National Weather Service revamps winter storm warnings

Experimental forecasts will acknowledge varying threat levels at different elevations

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Graphics issued with winter storm warnings will change to make it more clear that elevation is a factor in winter storm conditions. Graphic courtesy NWS.

By Summit Voice

FRISCO — Planet Earth may be warming steadily, but a few pockets — including right here in Colorado — have been experiencing some chilly temperatures recently.

That includes Grand Junction, Colorado, where forecasters say December 2013 is headed for an all-time record low average temperature. Through Dec. 12, the West Slope town has averaged just 12.8 degrees Fahrenheit, 1 degree colder than the previous record set in 1978.

But don’t let the local cool temps fool you — NASA data released Dec. 13 shows that, globally,  November 2013 was the hottest since 1880, pretty much when accurate record-keeping started. All three record-warm Novembers have come within the past four years, putting to rest the global warming denier myth that there’s a pause in global warming.

The early December cold snap came courtesy of an Arctic air mass that spilled into the Great Basin and the Colorado Plateau, bringing snow and subsequent temperature inversions, with a layer of very chilly air hugging the ground, trapped by a layer of warmer air above. Long nights this time of year enable plenty of radiational cooling.

Grand Junction is also on track for one of its coldest years on record. According to the National Weather Service, there’s definite potential to break the record for the coldest average annual temperature — 49.9 degrees, set back in 1912.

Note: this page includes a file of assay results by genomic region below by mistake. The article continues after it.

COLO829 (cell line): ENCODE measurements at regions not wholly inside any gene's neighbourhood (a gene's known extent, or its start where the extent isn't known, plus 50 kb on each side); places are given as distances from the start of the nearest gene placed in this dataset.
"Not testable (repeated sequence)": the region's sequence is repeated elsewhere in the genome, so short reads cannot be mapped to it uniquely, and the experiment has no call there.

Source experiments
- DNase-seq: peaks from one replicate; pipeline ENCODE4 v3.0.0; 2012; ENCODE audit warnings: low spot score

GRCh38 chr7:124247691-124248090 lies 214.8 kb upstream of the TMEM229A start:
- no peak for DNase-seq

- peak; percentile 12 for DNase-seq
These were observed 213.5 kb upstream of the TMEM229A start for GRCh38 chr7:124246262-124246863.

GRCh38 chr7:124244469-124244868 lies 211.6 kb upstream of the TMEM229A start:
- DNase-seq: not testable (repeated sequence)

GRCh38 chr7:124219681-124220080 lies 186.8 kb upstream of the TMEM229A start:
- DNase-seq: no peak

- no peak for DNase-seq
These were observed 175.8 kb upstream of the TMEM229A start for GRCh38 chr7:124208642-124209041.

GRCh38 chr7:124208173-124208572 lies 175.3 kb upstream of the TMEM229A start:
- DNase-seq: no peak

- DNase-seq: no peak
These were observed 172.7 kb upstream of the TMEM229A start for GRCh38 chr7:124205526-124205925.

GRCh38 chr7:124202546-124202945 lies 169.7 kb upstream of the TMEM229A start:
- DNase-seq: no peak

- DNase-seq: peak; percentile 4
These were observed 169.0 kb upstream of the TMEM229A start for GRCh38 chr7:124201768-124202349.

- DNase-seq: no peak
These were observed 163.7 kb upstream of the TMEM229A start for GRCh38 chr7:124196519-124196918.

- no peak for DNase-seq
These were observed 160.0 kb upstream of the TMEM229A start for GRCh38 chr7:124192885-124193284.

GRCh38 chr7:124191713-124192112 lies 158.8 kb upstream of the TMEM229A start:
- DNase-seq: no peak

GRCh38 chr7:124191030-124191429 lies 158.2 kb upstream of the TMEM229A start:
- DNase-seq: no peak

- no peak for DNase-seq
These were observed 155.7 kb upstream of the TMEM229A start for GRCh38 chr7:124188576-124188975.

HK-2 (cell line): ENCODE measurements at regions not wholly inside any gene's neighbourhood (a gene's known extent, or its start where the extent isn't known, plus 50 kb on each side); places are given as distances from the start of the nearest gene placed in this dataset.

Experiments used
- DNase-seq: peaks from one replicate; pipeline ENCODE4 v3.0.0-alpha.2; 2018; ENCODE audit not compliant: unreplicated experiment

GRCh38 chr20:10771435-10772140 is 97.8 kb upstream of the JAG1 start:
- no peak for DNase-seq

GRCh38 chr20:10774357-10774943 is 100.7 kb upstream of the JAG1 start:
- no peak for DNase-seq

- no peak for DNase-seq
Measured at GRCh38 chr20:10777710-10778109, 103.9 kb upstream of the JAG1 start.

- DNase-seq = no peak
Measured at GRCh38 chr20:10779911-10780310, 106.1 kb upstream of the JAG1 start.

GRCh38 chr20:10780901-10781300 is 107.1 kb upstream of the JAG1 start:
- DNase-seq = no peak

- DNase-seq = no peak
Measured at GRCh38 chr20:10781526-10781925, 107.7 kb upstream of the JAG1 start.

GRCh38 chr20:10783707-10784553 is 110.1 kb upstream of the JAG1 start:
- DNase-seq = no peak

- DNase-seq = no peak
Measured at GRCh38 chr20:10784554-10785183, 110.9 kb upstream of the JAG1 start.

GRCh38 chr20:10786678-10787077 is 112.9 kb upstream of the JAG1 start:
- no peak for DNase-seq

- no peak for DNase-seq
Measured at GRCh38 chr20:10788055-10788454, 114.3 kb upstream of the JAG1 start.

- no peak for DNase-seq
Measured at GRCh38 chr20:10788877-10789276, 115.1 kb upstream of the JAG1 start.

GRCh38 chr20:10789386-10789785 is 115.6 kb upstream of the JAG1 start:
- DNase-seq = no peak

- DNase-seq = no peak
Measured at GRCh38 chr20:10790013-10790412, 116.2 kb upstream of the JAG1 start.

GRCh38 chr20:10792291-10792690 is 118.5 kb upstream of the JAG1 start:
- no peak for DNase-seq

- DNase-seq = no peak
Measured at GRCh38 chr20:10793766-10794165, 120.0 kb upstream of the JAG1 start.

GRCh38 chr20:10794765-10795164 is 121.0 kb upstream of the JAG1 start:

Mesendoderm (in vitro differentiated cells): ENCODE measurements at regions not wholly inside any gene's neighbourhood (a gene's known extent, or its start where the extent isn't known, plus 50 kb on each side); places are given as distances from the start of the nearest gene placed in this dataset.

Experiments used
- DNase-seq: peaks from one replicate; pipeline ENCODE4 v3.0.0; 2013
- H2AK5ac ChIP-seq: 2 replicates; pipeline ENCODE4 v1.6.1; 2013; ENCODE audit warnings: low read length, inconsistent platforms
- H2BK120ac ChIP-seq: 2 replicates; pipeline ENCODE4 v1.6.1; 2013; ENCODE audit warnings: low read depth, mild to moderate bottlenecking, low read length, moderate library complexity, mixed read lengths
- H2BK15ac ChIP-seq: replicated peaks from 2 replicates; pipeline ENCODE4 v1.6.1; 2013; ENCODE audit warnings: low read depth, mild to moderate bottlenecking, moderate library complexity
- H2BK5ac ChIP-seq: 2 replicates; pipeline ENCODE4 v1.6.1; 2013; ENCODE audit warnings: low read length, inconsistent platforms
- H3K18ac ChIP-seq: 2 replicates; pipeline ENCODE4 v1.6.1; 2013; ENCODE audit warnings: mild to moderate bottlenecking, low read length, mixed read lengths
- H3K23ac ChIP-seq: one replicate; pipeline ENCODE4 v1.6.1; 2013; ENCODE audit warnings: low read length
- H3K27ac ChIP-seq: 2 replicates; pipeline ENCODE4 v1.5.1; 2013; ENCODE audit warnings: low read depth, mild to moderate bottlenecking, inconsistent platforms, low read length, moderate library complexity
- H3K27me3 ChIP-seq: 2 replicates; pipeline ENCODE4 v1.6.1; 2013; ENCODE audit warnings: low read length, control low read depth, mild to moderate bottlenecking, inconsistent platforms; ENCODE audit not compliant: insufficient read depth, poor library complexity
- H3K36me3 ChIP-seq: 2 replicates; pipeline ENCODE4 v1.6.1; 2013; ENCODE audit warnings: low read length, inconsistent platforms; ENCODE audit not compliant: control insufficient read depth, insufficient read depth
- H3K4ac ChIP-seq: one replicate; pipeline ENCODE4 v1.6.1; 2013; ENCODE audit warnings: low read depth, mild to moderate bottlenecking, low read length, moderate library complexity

Starting Dec. 16, the Grand Junction National Weather Service office is also revamping the way it describes winter storm hazards, with elevation-based warnings. The new experimental forecasts, set to start Dec. 16, will use elevation-based warnings to help people better understand the expected threat from a particular weather event.

The elevation-based warning will also apply to long-duration events, including winter storm warnings, high wind warnings and red flag fire danger warnings, but not for short-term threats like flash flood or tornado warnings.

An example of an elevation-based warning would be a winter storm warning only for elevations above the 9000 foot level within a particular mountain forecast zone.
Although the Grand Junction-area forecast zone includes elevations ranging from 7000 feet to 14,000 feet above sea level, the goal is to make it more obvious that the warning only applies to elevations above the 9000 foot level.
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